It does not interfere with photosynthesis; in fact, sprayed trees
performed better in all parameters. It will probably even indirectly
improve the soil over the long run.
Conventional spray equipment can be used. However, many growers
will want to add a scrubber/washer to their post harvest equipment to
remove any clay dust residue (although this residue is not
considered harmful, it might be considered unsightly by many
consumers). In some areas, rainfall will be enough to "weather-off"
Dr. Puterka is cautious in making claims about this product. But as a
grower and researcher that has been investigating organic apple
production for 19 years, I have never been more excited.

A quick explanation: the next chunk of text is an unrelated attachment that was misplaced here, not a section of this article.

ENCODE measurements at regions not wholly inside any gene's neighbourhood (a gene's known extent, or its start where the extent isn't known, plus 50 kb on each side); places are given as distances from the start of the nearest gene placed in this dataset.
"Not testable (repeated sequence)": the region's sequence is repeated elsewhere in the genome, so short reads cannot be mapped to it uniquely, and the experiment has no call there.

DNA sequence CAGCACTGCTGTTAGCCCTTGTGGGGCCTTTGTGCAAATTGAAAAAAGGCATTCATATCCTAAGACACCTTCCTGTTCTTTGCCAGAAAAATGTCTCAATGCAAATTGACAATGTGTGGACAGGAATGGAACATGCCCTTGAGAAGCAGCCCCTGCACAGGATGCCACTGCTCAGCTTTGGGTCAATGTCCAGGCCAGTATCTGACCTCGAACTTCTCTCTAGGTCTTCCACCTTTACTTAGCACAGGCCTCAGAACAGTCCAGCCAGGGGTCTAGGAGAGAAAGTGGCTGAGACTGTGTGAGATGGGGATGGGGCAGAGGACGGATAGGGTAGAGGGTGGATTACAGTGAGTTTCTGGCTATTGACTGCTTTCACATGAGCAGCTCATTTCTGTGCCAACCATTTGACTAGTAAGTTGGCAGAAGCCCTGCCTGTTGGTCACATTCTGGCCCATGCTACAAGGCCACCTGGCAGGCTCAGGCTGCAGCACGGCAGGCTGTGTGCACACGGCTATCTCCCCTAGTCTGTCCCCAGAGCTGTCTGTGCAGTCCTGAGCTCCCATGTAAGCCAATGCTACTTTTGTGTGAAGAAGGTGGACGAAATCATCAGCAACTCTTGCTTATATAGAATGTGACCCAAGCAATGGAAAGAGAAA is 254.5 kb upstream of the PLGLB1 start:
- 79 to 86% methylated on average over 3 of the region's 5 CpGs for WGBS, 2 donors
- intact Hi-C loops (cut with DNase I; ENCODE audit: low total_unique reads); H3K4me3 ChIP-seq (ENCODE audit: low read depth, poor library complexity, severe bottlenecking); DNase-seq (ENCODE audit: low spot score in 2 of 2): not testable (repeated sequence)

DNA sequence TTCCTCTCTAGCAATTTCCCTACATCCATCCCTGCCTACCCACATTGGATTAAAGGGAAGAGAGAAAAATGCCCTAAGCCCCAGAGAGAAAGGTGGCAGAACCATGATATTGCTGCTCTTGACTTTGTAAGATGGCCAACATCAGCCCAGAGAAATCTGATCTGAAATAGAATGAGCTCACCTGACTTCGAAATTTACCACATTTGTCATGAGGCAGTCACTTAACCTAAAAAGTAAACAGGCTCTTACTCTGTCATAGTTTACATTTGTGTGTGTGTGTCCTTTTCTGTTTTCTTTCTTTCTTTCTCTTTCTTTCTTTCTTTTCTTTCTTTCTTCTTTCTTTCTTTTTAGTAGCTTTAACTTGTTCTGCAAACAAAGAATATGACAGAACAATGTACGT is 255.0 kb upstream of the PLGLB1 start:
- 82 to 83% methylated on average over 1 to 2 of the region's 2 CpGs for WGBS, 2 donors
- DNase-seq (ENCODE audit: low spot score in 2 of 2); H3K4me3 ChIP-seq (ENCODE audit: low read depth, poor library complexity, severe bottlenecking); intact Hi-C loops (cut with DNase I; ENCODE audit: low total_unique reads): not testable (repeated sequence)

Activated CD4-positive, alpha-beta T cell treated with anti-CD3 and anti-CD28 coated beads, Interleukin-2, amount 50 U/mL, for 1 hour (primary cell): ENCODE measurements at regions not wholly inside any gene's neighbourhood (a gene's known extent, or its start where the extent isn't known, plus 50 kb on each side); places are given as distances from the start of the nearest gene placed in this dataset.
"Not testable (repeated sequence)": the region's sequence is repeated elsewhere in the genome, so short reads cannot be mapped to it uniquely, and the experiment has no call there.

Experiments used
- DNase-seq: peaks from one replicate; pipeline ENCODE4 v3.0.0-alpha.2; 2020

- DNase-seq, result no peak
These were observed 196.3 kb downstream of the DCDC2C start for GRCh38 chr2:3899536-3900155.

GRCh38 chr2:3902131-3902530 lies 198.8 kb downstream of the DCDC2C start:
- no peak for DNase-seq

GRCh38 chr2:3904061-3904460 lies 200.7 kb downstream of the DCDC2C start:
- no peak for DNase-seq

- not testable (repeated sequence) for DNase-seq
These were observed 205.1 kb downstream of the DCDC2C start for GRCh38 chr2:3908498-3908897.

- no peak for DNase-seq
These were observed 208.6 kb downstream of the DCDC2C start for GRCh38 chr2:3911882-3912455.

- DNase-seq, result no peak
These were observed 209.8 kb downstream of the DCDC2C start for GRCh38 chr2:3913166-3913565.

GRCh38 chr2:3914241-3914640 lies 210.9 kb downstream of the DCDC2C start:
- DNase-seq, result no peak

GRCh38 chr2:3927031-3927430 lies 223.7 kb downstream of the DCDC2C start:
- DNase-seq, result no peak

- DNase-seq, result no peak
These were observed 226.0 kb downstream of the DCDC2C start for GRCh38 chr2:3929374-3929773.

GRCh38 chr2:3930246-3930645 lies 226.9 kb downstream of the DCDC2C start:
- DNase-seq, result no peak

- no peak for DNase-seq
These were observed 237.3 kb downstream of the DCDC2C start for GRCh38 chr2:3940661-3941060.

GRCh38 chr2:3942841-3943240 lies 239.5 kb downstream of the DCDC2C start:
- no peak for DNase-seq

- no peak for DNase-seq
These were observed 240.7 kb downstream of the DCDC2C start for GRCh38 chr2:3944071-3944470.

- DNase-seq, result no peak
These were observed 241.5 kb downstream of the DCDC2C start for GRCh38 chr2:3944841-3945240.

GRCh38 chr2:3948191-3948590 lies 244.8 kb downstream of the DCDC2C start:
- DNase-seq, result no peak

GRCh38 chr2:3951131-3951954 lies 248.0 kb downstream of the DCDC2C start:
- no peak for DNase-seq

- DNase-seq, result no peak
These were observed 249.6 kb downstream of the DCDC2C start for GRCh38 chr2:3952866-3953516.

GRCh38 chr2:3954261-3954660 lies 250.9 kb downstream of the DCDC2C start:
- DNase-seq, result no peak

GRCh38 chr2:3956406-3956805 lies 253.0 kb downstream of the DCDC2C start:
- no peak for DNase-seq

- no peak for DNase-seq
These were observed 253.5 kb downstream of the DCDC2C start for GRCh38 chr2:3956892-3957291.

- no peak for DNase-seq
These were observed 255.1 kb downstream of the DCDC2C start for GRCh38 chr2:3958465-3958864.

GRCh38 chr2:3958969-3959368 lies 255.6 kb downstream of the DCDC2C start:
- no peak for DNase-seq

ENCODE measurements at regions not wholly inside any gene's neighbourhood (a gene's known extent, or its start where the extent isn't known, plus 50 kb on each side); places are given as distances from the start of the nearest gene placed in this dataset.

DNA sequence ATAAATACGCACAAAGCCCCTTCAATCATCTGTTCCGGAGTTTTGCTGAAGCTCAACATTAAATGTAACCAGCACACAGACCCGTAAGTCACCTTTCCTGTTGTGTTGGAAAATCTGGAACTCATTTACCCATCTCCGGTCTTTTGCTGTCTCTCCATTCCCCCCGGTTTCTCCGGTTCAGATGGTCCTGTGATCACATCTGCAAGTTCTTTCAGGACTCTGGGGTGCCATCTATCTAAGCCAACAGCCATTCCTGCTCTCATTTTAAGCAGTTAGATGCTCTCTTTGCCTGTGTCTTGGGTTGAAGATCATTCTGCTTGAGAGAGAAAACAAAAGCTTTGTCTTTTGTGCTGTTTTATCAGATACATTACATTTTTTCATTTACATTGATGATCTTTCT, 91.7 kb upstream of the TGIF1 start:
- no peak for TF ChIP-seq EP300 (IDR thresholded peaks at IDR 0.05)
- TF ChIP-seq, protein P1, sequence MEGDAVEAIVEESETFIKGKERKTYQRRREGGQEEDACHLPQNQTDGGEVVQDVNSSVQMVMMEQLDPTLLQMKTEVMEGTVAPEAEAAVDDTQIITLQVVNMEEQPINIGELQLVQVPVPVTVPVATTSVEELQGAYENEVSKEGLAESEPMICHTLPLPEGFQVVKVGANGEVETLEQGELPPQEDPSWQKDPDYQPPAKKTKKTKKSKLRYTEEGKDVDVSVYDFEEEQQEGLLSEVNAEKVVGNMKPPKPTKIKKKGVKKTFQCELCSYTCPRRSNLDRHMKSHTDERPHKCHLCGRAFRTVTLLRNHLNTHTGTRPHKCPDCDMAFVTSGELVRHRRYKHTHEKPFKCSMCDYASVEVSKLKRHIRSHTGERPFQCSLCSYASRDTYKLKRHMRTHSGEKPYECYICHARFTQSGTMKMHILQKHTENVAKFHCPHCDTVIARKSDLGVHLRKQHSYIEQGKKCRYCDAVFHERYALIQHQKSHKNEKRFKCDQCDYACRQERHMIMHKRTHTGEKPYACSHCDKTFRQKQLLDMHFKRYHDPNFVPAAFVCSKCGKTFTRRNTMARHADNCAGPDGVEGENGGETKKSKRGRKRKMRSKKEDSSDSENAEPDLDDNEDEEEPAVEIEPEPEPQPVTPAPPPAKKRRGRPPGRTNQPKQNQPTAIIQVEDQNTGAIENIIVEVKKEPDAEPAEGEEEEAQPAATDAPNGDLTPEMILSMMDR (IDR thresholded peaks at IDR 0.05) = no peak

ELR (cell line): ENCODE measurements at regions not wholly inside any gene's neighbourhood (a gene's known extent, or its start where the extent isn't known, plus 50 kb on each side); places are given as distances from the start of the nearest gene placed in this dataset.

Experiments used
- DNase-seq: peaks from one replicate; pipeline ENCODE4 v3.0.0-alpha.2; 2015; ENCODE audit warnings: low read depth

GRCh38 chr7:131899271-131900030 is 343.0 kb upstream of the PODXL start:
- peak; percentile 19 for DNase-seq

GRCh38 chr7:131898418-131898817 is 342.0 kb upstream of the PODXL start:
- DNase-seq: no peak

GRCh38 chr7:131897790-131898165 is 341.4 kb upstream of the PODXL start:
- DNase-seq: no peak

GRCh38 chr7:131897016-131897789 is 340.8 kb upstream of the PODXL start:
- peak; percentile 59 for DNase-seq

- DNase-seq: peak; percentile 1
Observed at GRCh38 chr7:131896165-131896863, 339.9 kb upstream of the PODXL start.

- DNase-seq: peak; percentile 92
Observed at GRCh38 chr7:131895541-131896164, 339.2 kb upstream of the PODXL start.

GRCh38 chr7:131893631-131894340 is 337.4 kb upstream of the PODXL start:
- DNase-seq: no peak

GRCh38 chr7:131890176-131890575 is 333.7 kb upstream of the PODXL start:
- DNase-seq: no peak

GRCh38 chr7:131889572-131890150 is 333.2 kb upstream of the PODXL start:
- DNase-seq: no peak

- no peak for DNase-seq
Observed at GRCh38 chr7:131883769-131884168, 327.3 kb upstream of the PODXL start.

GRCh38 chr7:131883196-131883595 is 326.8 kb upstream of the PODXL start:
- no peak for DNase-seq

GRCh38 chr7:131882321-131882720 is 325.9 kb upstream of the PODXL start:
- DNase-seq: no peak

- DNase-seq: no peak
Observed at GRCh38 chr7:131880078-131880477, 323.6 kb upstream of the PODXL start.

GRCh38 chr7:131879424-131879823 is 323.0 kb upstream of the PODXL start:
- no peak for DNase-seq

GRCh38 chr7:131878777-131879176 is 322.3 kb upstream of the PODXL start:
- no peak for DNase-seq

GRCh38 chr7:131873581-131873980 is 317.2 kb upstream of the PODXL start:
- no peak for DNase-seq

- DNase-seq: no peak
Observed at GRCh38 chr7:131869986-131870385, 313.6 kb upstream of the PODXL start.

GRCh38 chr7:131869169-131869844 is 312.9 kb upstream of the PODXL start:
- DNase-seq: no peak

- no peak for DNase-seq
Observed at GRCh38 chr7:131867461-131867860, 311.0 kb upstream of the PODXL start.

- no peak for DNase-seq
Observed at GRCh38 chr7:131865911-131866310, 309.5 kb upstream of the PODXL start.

Puterka expresses some concern over adoption of this technology. He
says that the frequency of sprays (7-10 days in high rainfall areas)
and the volume of material necessary (many lbs. per 100 gal. water)
will deter adoption by some. And, again, he resists making sweeping
claims about this new technology. Neverthless, for organic growers
especially, this promises to revolutionize apple growing. At worst
we will have a new material better than anything we've had previously
for organic control of the plum curculio and other insect and mite
pests. At best, we will have ONE material, that in combination with
other sound horticultural practices (cultivar choice, pruning, weed
control, etc., etc.), will finally allow us to economically produce
organic apples in the East.
It appears that this material will ONLY be available this year in
Washington and Oregon, but probably everywhere in 2000.
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